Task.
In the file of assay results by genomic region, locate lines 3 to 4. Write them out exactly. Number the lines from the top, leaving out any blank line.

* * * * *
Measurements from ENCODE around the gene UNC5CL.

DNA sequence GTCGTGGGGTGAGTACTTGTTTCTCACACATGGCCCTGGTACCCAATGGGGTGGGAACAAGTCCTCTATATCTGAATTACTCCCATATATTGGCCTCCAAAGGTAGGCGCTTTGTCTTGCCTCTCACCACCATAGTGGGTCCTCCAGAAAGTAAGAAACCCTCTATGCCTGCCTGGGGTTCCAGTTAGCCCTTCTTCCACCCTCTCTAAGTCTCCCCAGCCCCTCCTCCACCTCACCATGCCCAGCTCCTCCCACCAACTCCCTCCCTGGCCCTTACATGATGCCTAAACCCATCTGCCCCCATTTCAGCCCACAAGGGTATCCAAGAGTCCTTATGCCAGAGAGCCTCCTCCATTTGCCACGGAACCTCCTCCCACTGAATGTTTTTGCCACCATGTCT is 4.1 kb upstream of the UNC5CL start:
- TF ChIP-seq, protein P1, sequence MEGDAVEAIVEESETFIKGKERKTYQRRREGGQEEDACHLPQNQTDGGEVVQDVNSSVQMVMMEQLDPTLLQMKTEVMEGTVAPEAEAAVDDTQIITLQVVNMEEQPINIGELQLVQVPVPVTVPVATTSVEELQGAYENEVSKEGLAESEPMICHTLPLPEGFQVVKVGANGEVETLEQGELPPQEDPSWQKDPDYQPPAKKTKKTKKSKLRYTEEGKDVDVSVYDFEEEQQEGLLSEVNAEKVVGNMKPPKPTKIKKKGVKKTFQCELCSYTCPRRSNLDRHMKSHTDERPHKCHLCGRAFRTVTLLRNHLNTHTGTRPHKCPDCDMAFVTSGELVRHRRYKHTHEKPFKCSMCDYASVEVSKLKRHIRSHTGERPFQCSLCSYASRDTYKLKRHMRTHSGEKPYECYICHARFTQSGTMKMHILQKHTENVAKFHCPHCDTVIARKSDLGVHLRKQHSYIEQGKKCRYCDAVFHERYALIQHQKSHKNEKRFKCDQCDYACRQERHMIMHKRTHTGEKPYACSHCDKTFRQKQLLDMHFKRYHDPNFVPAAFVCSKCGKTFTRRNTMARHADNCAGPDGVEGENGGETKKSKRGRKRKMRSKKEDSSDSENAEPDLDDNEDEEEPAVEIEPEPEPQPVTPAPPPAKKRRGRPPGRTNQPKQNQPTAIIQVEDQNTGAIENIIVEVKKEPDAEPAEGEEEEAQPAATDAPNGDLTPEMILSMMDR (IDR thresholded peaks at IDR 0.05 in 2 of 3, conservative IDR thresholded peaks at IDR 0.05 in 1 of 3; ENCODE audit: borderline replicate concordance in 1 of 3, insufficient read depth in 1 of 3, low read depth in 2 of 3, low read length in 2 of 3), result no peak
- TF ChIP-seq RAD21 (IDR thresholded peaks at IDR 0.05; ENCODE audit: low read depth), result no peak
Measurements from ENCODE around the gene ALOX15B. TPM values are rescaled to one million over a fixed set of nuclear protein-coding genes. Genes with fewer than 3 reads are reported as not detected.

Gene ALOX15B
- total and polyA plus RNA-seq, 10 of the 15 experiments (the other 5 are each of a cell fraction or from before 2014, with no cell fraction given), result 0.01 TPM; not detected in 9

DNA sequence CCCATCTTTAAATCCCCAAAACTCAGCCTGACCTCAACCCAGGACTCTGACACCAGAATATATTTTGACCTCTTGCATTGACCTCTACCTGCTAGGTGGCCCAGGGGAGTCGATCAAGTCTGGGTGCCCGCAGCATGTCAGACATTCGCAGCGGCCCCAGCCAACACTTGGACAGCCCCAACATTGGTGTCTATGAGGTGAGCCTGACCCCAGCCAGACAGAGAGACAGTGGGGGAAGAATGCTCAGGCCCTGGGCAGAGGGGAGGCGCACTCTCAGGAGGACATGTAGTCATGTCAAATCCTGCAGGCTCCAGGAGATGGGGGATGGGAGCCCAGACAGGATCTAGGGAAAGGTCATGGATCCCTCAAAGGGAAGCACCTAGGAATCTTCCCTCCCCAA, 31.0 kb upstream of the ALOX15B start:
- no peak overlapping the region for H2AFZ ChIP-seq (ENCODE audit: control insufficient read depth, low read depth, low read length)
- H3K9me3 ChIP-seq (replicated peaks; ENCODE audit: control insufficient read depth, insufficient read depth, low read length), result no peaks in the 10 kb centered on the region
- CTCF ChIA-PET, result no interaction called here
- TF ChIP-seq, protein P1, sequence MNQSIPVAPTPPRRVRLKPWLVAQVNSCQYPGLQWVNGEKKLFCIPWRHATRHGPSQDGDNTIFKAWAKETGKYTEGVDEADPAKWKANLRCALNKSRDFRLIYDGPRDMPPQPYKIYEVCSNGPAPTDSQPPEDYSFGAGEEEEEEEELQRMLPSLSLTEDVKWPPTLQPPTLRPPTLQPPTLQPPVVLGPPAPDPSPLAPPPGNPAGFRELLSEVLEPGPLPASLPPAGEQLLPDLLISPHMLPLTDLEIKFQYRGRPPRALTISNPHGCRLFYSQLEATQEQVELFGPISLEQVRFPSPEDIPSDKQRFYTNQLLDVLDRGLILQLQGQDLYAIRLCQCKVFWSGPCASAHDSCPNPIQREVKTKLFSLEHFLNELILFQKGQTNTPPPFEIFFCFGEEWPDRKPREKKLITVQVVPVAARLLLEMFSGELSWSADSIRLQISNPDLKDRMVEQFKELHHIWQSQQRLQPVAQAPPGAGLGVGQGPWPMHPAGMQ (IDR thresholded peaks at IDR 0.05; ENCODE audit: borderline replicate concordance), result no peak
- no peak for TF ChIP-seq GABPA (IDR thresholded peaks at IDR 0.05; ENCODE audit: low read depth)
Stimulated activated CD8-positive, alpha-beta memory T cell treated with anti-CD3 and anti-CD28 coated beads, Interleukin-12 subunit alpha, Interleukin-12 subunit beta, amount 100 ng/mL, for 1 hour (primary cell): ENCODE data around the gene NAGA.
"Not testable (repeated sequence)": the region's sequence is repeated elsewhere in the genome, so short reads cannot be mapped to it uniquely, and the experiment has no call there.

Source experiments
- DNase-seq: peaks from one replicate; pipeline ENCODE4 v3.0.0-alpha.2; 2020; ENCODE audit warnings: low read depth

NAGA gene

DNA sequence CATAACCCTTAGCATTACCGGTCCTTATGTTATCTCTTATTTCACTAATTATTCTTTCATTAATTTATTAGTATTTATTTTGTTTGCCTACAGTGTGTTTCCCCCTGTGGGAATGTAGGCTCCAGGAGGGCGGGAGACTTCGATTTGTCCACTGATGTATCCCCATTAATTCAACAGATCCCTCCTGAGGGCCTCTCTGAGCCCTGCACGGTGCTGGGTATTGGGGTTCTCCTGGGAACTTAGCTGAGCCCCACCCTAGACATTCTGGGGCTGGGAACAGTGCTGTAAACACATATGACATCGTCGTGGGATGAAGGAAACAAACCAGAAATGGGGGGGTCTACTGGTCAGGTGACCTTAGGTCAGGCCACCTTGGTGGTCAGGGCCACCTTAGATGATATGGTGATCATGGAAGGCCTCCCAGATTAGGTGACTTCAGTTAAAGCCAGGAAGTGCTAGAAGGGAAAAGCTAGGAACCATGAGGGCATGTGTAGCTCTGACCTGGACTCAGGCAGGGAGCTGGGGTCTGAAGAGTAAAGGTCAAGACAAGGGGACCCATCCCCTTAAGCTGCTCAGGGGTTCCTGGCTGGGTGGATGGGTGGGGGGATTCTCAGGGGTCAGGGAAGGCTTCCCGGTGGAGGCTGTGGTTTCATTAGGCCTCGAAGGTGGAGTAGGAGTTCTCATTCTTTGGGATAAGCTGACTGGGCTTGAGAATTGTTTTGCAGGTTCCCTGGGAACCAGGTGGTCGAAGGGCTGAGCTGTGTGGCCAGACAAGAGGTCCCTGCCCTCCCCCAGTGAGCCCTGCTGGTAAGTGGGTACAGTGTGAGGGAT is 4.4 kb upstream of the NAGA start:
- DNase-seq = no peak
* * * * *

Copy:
- TF ChIP-seq, protein P1, sequence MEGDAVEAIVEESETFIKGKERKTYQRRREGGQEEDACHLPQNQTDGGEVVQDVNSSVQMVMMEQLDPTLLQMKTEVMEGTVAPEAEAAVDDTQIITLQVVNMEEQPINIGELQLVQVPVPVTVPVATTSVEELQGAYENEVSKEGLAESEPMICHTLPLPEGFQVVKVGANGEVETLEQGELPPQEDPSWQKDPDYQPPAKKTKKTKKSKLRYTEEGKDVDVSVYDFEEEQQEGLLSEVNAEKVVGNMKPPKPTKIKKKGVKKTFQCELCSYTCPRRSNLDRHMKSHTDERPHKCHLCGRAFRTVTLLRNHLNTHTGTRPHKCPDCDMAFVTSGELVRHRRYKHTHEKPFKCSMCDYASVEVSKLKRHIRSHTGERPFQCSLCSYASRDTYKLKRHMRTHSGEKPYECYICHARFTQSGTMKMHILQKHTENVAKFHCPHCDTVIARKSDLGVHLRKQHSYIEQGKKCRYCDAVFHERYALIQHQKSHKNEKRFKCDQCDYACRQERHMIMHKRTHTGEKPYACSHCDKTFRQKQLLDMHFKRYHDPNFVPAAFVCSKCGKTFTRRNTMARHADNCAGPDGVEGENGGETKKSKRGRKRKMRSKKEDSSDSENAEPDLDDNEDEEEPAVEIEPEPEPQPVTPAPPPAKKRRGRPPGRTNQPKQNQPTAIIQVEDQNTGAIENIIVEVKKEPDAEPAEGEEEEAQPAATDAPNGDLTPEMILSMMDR (IDR thresholded peaks at IDR 0.05 in 2 of 3, conservative IDR thresholded peaks at IDR 0.05 in 1 of 3; ENCODE audit: borderline replicate concordance in 1 of 3, insufficient read depth in 1 of 3, low read depth in 2 of 3, low read length in 2 of 3), result no peak
- TF ChIP-seq RAD21 (IDR thresholded peaks at IDR 0.05; ENCODE audit: low read depth), result no peak